Michael Pyshnov said...

The troubles with editors are enormous. But, the troubles with those who must oversee the editorial standards are greater; please, see:
http://ca.geocities.com/uoftfraud/committee.htm
Michael Pyshnov

Comrade PhysioProf said...

This irate author dude is a whiny-ass titty-baby nutter. Hilarious!

anon said...

Great. So now I know what all those big-shot, screamy, slave-driving, thingy-against the wall in anger throwing professors who made their grad students' lives a living hell full of depression and fear are like to their colleagues.

Somehow I always guessed it would be this way. Nowadays though, I observe it with a tinge of amusement to go along with the more usual horror and disbelief.

I can just imagine how 'wonderful' it would be to work for that person. Although I could be wrong and the letter was only sent due to a strong and innate sense of justice that was misplaced in this case. But based on some professors I know personally, I prefer my version.

Anonymous said...

Mark P - what's up with the quotes? I am currently a "professional editor", after spending more than 10 years as a "practicing scientist". At my journal, we read all of the submitted papers in full, and do provide reasons for rejections, and do talk to authors if they feel their work was unjustly dismissed (in fact, I have a call arranged for this afternoon). While I'm sure that not all editors/journals follow the same practices, there are many of us genuinely trying to facilitate the publication of good science while sparing referees from reviewing every possible paper that comes across our desks, no matter how inappropriate.

Kevin said...

"I'd like to hear you similarly explain another phenomenon I've only seen a few times and don't understand - volunteering very negative reviews of manuscripts to journals without being asked."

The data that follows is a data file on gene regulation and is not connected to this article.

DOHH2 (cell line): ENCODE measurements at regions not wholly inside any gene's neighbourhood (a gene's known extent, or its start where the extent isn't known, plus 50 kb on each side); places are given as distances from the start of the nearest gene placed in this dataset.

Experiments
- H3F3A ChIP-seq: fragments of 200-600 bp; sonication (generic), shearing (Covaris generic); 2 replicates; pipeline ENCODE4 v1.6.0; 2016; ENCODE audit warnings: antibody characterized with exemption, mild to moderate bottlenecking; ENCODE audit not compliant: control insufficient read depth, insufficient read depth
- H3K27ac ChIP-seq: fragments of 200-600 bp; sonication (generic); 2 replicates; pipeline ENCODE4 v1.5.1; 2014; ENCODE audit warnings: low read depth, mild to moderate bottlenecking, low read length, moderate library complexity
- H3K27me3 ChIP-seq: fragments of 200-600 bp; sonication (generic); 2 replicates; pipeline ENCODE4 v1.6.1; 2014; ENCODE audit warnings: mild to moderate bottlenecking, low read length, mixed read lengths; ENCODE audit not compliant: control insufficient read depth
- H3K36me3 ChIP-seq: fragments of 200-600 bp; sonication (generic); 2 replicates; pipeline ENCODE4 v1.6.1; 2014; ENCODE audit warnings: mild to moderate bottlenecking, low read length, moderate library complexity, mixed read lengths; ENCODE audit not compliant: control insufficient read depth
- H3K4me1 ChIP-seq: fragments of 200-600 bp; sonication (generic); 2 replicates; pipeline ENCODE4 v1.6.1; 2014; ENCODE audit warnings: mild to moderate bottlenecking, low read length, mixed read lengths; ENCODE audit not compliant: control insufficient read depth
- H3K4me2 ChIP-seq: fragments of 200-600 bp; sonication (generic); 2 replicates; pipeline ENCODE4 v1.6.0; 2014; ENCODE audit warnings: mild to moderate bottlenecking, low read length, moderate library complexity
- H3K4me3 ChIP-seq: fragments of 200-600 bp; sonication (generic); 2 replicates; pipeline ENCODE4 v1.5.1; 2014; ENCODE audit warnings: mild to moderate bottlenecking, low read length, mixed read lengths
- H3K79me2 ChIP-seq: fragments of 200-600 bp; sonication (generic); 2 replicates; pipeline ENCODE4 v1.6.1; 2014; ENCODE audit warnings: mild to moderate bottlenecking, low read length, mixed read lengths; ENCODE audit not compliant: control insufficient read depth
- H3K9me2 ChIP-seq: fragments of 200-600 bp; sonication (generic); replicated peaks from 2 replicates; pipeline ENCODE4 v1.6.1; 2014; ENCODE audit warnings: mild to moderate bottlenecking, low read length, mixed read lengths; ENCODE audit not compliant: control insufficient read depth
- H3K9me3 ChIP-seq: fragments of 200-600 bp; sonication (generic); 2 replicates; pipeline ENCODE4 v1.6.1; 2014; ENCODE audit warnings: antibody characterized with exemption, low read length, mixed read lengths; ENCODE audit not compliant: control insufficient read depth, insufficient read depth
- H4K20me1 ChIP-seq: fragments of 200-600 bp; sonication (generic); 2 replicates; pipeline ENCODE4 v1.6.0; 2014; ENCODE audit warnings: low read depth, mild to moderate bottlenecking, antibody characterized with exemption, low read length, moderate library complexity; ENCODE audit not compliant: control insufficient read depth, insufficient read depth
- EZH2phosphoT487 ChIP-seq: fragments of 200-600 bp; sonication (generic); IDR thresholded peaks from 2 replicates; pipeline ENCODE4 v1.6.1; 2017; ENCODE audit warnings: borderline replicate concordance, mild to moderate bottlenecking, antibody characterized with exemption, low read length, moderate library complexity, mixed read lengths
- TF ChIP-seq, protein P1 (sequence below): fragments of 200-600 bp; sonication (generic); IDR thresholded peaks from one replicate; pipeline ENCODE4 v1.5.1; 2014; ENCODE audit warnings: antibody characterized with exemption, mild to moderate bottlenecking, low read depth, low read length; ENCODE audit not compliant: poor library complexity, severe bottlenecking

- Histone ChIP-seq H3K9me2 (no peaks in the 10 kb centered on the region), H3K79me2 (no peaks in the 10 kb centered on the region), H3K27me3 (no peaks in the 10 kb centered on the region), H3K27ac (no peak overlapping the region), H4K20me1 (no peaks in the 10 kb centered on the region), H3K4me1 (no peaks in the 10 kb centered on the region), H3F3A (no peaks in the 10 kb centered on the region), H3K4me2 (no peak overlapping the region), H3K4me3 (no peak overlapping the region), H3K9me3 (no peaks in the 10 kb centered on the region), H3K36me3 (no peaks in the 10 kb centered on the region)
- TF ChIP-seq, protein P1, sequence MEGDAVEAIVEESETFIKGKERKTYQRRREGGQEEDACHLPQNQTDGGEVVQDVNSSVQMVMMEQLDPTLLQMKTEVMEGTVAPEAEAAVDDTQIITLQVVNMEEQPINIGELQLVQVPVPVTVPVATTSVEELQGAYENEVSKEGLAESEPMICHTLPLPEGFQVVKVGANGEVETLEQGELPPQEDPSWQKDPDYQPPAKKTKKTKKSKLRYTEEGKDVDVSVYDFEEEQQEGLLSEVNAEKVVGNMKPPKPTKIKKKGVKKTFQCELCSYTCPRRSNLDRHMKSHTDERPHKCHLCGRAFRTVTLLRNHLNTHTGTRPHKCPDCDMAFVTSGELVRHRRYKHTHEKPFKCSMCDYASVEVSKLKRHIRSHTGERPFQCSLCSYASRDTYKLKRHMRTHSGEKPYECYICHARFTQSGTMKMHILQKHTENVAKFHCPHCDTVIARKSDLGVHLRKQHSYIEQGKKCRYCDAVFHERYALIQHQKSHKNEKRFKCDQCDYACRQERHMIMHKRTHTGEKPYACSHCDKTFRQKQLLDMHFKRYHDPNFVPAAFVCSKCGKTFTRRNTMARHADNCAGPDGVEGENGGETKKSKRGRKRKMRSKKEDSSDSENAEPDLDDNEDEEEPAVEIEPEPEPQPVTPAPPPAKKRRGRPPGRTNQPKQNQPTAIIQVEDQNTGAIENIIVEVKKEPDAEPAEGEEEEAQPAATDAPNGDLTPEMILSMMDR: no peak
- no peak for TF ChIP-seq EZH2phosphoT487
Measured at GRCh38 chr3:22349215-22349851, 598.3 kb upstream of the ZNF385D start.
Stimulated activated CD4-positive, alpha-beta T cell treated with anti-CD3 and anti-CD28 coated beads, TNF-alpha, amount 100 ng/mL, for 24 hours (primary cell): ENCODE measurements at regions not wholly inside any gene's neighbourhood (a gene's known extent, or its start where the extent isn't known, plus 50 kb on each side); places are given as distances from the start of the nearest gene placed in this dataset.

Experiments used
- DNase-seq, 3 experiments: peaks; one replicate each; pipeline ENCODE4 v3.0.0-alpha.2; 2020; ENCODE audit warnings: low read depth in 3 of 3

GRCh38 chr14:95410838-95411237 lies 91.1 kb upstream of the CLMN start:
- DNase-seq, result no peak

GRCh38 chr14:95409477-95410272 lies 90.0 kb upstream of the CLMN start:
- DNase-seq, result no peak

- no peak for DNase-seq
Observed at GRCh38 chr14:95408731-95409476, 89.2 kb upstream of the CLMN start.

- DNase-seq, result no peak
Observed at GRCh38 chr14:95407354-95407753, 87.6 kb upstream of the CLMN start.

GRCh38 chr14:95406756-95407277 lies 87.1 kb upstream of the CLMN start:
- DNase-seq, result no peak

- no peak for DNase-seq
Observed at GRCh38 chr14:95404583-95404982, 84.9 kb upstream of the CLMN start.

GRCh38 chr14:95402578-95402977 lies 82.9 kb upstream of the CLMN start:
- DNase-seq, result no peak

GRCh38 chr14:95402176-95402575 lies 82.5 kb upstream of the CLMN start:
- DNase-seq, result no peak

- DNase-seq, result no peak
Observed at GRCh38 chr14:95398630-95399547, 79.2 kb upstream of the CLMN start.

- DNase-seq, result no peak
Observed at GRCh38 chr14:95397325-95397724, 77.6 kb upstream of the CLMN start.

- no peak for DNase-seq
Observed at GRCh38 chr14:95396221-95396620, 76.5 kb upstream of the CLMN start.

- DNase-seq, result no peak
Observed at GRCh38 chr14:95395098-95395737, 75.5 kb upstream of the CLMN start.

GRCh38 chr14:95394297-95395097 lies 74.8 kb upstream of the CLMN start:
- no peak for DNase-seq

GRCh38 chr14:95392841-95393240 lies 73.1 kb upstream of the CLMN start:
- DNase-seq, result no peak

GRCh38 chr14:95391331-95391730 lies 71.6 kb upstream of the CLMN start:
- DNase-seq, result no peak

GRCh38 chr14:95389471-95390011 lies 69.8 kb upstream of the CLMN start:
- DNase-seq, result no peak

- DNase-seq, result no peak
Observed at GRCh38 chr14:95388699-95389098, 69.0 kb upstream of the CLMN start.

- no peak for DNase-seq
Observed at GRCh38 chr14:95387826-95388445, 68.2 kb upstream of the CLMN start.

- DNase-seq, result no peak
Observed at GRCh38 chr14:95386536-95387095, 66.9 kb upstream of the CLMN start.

I've done something like that once.
A grad student pointed out a published paper that claimed a much better computational method for one of the standard algorithms in our field. I was interested and read the paper---it was completely wrong from beginning to end. The basic assumption was provably wrong by very simple calculus, and the demonstration that it was better than the standard algorithm required a mis-implementation of the standard algorithm to produce a pessimal solution rather than an optimal solution.

I demanded that the editors retract the paper and apologize to their readers for the failure of the referee process. They wanted me to work with the author to "fix" the paper (though there was absolutely nothing salvageable in the paper). Eventually they did get the author to retract the paper, but there was never any admission by the journal that their review process had failed big time.

Digger said...

Burning bridges, indeed. If I were the editors of Journal #1, I'd be very happy I hadn't accepted the paper. If this is the author's behavior when the paper is rejected, imagine the ongoing grief during the editing/proofing process. I'd also very likely quickly turn-around any subsequent papers of the author, without review.

There's a big difference in inquiring why a paper was rejected, and being sh!tty about it.

Anonymous said...

does your Angry Author do the same thing to grant reviewers who don't fund his brilliant proposals? Or does he then get on the grant review committee to get it funded in the end?

Anonymous said...

Ha... I have a paper that's been in submission for 2.5+ years and counting!

Mr. Eccles said...

I have done this before. I once submitted a paper to a journal describing a study testing a particular hypothesis. The editor returned the paper without review for no other reason than because we reported a null result. Direct quote: "Since the authors did not find an effect of [x], they should probably have measured something else".